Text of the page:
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The brain tumor diagnostic conundrum

Cancer is a leading cause of death worldwide, and brain tumors are the most common cause of cancer death in children. Luna Djirackor works at the Oslo University Hospital, Norway, where her team sees around 300 adults and 30 children with brain tumors every year. A typical case they observe is that of a preadolescent coming to the clinic with their parents, who has become increasingly unsteady, started to spill their drink, and recently developed slurred speech. A magnetic resonance imaging (MRI) scan of their brain reveals a mass, which, as Luna described,* “you can imagine is completely devastating and so emotionally challenging for the family.”

The first thought of the clinician is, could this be an ependymoma—a tumor in the brain or spinal cord—of which there are four molecular subgroups based on their genomic/epigenomic alterations. Survival prognosis varies widely for these subgroups. It could alternatively be a medulloblastoma, of which there are also four subgroups, and again, each with differing prognoses. As the outcomes are so variable between tumor types, it is critical to identify which type of tumor is present. The location of the tumor also needs to be confirmed: the location of the tumor itself and its potential expansion, plus consequences of its resection, will vary depending on the location. Together, these variables can lead to difficult risk vs. benefit scenarios—the growth of the tumor vs. damage from resection could each lead to substantially reduced quality of life.

The current typical workflow for a patient arriving in Luna’s neurosurgery ward is as follows: the referred patient will have an MRI scan, which is followed by surgery within several days or weeks, with the aim of relieving pressure within the brain and debulking the tumor tissue. A biopsy is taken during surgery and sent to histology, from which a diagnosis is arrived at within an hour or so, for the surgeon to then decide whether to do a partial resection or completely remove the tumor. Yet this workflow is based on a clear diagnosis, which is not always the case—in some instances for example, after the histological analysis, further molecular subtyping can reach a conflicting conclusion. Luna sought to find a faster and more specific workflow here, with the overall vision of improving patient management and outcomes in the not-too-distant future.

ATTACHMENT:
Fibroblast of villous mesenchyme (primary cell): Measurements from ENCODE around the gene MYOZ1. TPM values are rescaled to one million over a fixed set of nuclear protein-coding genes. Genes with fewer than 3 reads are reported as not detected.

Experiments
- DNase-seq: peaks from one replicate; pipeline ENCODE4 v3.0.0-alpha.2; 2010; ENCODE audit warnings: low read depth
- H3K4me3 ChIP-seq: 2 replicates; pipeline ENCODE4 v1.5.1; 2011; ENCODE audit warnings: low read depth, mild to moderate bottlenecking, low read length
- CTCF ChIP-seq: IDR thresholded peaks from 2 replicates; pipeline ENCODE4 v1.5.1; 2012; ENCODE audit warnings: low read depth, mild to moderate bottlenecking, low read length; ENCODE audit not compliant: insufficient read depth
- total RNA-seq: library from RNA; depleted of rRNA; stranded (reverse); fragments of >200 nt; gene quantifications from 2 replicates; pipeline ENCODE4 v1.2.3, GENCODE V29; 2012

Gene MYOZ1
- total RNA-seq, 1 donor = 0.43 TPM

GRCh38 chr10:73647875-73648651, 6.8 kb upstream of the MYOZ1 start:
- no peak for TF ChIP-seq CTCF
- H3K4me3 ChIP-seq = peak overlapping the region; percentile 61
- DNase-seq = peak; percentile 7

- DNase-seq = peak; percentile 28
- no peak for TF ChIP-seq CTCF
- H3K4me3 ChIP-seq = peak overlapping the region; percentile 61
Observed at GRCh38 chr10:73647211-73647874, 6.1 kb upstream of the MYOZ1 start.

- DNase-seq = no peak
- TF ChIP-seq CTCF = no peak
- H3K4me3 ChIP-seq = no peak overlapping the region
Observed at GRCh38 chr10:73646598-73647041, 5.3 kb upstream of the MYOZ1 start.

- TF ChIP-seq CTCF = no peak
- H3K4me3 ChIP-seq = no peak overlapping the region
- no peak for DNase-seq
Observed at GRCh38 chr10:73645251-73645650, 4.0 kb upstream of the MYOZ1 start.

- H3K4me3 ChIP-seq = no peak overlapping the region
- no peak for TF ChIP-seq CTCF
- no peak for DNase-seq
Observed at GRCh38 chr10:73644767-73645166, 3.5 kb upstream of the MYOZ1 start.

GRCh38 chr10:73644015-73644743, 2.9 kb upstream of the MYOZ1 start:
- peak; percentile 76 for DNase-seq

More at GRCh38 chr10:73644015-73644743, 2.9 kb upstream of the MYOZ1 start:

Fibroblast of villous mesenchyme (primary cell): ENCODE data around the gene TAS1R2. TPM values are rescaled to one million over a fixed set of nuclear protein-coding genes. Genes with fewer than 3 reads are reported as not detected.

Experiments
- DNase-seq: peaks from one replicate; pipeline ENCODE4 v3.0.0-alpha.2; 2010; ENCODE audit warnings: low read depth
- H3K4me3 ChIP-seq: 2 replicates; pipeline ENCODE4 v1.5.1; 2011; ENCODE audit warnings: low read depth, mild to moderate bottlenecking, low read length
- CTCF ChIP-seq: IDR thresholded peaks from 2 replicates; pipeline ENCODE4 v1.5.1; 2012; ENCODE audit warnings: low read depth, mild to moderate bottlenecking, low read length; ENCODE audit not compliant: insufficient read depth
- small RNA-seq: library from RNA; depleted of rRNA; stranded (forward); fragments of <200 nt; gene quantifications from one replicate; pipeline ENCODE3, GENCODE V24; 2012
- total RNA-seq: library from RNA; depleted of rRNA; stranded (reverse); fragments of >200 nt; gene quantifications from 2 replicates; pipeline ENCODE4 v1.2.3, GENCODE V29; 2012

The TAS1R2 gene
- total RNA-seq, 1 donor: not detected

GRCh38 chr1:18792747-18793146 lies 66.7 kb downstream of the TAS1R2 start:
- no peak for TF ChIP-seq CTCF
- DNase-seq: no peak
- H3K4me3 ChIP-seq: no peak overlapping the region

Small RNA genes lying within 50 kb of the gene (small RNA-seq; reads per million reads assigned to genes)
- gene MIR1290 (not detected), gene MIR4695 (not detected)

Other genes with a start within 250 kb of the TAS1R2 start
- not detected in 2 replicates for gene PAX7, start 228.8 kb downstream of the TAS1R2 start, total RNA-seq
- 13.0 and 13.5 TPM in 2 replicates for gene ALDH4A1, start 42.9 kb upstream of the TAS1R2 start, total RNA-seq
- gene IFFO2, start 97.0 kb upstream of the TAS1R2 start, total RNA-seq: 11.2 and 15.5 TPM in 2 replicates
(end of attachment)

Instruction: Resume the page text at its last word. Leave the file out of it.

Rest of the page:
DNA methylation is the key

In 2018, a study was published detailing successful, precise DNA methylation-based classification of central nervous system tumors. Luna emphasised that “this study was such a landmark study for the field”, changing diagnostic grading criteria and patient management. However, the turnaround time for the workflow presented was days to weeks.

At London Calling 2017, Philipp Euskirchen presented a study on how nanopore sequencing showed the potential for same-day, accurate genomic and epigenomic subtyping of brain tumors. “That was absolutely amazing.” Luna’s team saw the truly transformative potential for brain tumor surgery if turnaround times could be within 2 hours and sought to investigate the possibilities of this.

To that end, they set up a whole-genome nanopore sequencing and methylation classification workflow, using the Rapid Barcoding Kit for library preparation and the MinION sequencer, barcoding 10–12 samples per run, and sequencing for 24 hours (for samples from both retrospective and prospective cases). One intraoperative run  was also performed for one individual. The team used the nanoDx pipeline for analysis; this package contains all the necessary software needed, and outputs a PDF report containing the copy number profile, methylation-based classification results, and a plot of the subtypes.

Demonstrating Nanopore’s potential for rapid tumor classification

On research samples from 55 adults and 50 children, the methylation analysis results obtained from a couple of hours of nanopore sequencing matched the pathology results from weeks later. Nanopore DNA methylation analysis (NDMA) also correctly classified tumor tissue for which histology results had been inconclusive. This suggested that “even on a really tiny little piece of tissue with not too much tumor” the nanopore sequence data could deliver the correct result.

Having confirmed that their NDMA workflow was sensitive, Luna’s team next tested it out on a further 20 intraoperative research biopsy samples, reducing the sequencing time to 30–60 minutes; plus an NDMA analysis time of a median of 28 minutes. The first report could be returned within 91–161 minutes. Their sequencing statistics suggested that only 30 minutes, or sometimes even less, was required to detect ~3,500 CpG sites, which usually provided “a really solid call.”

Furthermore, out of the 20 intraoperative samples analyzed, the data suggested that nanopore-based DNA methylation analysis had the potential to impact surgical strategy and management in 12 of those cases.

Overall, Luna’s work demonstrated the potential impact that nanopore sequencing technology could have on the rapid and precise classification of brain tumors, allowing Luna to get one step closer to reaching her goal of “giving the best chance possible to these families and these patients.”

* London Calling 2021 online conference, hosted by Oxford Nanopore Technologies; May 19–21, 2021.